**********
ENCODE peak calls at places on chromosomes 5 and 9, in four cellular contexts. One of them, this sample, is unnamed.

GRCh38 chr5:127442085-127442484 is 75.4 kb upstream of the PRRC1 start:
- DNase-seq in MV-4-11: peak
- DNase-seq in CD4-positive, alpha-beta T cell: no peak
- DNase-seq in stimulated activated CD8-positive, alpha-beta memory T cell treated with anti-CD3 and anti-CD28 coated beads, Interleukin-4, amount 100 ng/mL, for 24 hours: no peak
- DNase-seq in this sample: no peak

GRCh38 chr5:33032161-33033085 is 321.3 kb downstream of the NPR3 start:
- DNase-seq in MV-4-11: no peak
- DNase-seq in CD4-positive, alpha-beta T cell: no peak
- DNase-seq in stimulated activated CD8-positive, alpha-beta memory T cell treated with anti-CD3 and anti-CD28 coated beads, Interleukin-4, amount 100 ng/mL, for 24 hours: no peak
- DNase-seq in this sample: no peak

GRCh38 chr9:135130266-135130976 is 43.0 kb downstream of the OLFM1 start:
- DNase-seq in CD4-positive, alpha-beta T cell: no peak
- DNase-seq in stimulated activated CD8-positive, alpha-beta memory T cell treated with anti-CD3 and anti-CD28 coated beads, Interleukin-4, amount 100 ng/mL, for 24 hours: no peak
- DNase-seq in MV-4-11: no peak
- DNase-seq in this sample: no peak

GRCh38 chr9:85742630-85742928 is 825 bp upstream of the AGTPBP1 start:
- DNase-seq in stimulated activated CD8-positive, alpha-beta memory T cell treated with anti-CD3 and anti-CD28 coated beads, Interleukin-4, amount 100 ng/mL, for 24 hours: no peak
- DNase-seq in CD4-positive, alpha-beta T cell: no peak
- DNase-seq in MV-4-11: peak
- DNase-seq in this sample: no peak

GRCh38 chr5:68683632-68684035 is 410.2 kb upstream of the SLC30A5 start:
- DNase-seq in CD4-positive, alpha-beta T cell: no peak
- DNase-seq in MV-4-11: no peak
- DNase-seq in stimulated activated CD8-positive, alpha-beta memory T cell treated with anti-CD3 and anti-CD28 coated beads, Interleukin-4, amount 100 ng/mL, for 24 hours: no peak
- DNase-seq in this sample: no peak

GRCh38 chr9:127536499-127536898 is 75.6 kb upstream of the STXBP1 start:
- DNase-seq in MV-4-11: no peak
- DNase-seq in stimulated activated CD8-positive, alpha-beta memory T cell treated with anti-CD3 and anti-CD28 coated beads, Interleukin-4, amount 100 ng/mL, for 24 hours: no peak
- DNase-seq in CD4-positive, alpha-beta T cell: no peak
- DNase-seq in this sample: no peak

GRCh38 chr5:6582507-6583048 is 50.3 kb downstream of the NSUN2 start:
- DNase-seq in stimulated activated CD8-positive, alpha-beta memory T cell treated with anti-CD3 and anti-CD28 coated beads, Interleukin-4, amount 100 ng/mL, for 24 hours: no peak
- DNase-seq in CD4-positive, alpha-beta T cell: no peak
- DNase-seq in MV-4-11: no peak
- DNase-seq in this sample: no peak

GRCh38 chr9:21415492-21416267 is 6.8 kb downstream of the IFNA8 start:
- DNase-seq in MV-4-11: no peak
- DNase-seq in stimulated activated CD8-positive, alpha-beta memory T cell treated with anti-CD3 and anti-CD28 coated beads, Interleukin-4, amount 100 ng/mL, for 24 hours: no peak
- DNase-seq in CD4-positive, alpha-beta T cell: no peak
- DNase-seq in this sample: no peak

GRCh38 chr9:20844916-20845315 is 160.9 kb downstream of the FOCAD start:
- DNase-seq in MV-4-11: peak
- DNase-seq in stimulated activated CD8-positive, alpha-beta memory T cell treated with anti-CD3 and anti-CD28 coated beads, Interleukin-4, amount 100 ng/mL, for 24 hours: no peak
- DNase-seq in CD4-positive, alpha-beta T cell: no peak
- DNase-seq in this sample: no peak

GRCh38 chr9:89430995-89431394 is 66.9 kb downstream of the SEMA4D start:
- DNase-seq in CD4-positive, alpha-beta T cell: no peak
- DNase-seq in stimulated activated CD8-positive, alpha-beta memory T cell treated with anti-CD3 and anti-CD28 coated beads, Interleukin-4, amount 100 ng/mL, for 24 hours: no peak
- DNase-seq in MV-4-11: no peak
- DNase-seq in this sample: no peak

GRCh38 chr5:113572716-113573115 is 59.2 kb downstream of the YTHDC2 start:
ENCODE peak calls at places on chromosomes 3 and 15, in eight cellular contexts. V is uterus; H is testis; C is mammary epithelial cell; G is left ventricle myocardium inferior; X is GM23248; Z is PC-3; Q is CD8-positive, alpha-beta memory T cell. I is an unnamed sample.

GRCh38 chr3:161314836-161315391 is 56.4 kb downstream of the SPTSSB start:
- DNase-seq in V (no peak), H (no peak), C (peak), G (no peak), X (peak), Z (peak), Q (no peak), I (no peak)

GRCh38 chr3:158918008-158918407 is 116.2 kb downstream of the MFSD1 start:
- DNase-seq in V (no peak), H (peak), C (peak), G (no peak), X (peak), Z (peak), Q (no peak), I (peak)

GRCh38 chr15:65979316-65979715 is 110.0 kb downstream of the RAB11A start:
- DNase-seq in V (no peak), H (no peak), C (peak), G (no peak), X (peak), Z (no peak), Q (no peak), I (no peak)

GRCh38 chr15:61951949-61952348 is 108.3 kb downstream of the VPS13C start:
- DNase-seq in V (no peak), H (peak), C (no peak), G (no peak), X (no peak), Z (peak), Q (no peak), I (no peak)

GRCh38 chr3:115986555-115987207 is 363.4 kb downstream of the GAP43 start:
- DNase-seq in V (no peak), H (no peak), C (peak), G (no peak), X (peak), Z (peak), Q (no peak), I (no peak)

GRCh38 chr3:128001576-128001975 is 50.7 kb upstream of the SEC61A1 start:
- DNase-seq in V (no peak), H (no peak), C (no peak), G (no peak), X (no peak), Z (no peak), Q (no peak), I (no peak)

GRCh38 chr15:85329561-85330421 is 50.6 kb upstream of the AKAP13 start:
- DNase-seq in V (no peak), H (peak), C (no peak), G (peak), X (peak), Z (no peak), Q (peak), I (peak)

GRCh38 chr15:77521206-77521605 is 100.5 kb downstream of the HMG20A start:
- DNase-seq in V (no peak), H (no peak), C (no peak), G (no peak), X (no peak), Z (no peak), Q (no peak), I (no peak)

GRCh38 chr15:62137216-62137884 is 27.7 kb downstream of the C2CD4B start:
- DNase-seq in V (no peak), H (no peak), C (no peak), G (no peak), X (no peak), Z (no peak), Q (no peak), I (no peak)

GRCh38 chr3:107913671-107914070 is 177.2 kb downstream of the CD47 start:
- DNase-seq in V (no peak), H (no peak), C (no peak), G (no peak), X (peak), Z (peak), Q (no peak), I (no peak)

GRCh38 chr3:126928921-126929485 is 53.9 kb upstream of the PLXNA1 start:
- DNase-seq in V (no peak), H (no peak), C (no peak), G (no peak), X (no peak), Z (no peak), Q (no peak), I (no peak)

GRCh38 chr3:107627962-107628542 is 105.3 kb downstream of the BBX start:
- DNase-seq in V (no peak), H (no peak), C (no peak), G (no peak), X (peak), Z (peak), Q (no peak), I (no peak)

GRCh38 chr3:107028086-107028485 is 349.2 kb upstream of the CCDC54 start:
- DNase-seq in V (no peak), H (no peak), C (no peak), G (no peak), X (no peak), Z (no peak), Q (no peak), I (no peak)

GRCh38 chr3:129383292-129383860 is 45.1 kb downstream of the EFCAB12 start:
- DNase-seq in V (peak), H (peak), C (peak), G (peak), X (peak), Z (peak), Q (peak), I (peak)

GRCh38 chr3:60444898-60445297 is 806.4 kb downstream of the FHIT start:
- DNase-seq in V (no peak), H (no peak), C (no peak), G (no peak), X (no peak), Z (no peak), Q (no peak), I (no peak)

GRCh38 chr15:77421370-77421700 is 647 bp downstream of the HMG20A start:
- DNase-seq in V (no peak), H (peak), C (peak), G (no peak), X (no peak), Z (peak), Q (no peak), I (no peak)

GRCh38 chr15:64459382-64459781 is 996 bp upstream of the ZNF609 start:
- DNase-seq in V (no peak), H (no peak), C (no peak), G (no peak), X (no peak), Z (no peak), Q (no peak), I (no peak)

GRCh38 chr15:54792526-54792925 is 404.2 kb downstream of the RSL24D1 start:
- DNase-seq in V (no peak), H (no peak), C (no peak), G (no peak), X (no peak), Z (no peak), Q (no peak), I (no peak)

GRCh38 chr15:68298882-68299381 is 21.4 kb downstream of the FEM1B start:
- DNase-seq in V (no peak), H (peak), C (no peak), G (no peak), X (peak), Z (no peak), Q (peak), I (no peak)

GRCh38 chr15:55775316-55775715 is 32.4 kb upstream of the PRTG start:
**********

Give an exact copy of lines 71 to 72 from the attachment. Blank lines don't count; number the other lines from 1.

- DNase-seq in V (no peak), H (no peak), C (no peak), G (no peak), X (no peak), Z (no peak), Q (no peak), I (no peak)

GRCh38 chr3:107913671-107914070 is 177.2 kb downstream of the CD47 start: